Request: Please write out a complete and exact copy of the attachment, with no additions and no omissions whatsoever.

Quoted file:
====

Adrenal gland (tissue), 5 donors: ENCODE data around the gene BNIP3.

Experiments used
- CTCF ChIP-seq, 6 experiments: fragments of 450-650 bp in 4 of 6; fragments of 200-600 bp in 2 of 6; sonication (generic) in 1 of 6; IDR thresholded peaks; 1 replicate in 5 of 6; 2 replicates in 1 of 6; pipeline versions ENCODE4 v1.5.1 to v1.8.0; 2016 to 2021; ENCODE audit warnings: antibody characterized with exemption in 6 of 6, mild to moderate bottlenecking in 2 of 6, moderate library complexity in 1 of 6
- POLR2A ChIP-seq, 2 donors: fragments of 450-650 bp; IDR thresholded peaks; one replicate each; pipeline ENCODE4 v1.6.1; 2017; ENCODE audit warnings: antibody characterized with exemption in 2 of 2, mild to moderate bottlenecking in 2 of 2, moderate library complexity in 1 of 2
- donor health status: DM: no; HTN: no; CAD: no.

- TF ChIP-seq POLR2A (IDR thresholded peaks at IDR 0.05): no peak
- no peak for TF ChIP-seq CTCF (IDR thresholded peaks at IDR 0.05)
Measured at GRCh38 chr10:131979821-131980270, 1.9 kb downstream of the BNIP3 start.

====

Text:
Adrenal gland (tissue), 5 donors: ENCODE data around the gene BNIP3.

Experiments used
- CTCF ChIP-seq, 6 experiments: fragments of 450-650 bp in 4 of 6; fragments of 200-600 bp in 2 of 6; sonication (generic) in 1 of 6; IDR thresholded peaks; 1 replicate in 5 of 6; 2 replicates in 1 of 6; pipeline versions ENCODE4 v1.5.1 to v1.8.0; 2016 to 2021; ENCODE audit warnings: antibody characterized with exemption in 6 of 6, mild to moderate bottlenecking in 2 of 6, moderate library complexity in 1 of 6
- POLR2A ChIP-seq, 2 donors: fragments of 450-650 bp; IDR thresholded peaks; one replicate each; pipeline ENCODE4 v1.6.1; 2017; ENCODE audit warnings: antibody characterized with exemption in 2 of 2, mild to moderate bottlenecking in 2 of 2, moderate library complexity in 1 of 2
- donor health status: DM: no; HTN: no; CAD: no.

- TF ChIP-seq POLR2A (IDR thresholded peaks at IDR 0.05): no peak
- no peak for TF ChIP-seq CTCF (IDR thresholded peaks at IDR 0.05)
Measured at GRCh38 chr10:131979821-131980270, 1.9 kb downstream of the BNIP3 start.